I quickly realized that when I sat down and attempted to work for the first time at my new 14th floor cubicle, that I was not able to function, let alone finish assignments. My senses began to get proverbially sucked out of my head into a spatial vortex of intensity. I was hearing cubicle conference discussions from 40 feet away. The fluorescent lights made it difficult to see my computer screen. The sensation of human eyes looking at me from various angles made my skin twitch with anger. I was placed unintentionally in a bad spot.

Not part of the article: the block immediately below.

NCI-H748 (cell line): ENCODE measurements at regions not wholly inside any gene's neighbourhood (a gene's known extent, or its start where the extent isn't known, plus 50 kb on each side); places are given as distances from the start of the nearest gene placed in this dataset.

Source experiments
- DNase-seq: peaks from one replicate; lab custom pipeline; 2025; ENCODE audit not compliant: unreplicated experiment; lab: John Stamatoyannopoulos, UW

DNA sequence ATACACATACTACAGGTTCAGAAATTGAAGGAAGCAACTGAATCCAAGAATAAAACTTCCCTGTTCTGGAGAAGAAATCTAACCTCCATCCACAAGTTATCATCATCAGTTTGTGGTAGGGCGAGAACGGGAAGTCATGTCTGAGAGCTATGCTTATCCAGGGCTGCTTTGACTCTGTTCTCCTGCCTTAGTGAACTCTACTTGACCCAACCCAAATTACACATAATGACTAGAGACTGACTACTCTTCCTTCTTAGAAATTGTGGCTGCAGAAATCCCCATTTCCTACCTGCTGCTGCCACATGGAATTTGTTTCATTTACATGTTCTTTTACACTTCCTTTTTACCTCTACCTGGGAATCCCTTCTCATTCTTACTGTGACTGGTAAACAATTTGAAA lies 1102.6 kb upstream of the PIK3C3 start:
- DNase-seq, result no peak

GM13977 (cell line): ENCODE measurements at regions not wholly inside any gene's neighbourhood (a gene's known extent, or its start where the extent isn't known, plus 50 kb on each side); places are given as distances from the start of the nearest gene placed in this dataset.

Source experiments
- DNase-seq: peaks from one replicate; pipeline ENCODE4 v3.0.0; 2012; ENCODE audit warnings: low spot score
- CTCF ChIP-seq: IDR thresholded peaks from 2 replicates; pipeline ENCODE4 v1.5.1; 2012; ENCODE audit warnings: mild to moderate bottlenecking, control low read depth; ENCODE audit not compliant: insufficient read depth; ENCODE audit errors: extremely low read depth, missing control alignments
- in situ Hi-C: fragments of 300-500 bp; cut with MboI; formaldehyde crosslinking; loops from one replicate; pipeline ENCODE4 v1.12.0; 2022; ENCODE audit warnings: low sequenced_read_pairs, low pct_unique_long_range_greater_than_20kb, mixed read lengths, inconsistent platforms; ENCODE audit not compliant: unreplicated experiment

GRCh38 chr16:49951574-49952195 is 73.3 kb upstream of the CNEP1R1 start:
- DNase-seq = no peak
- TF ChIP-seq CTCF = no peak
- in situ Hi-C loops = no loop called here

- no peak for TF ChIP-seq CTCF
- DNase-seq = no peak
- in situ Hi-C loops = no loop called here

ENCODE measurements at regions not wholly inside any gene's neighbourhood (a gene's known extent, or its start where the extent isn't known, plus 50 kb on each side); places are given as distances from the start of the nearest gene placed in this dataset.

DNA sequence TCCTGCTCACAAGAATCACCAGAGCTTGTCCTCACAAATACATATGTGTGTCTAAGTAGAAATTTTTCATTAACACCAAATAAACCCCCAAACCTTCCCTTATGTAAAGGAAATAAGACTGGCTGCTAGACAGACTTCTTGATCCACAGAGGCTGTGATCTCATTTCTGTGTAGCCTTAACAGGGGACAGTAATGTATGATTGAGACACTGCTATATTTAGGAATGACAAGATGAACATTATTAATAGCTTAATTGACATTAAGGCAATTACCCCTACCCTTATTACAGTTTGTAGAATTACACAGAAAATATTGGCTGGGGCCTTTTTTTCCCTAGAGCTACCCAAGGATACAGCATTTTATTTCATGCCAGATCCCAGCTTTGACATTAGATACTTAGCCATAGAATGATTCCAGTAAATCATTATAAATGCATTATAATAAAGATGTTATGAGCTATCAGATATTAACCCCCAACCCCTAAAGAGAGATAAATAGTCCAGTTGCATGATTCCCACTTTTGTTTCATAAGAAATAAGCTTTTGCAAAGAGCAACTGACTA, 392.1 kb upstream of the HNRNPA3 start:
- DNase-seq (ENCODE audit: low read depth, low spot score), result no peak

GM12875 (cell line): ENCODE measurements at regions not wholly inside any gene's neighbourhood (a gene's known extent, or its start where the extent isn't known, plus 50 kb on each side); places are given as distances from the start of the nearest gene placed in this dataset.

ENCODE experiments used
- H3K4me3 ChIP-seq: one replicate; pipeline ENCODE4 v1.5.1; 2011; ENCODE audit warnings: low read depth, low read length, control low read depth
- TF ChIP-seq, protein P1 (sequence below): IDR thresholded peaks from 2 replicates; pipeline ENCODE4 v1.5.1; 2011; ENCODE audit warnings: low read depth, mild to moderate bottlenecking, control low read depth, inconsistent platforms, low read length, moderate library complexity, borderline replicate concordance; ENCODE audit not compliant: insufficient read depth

In one instance, I was picking up a conversation so loud with laughter and irrelevance, I had enough gumption to approach the employee making such the ruckus and asked them to keep their voices down, reciting the conversation that they were just having. I was met with: "well, why don't you go back to where you came from?" Cute, I thought. Right after that encounter, I went up to their supervisor and explain to them what just occurred. A week later, that employee's desk was moved to a different location within the 14th floor.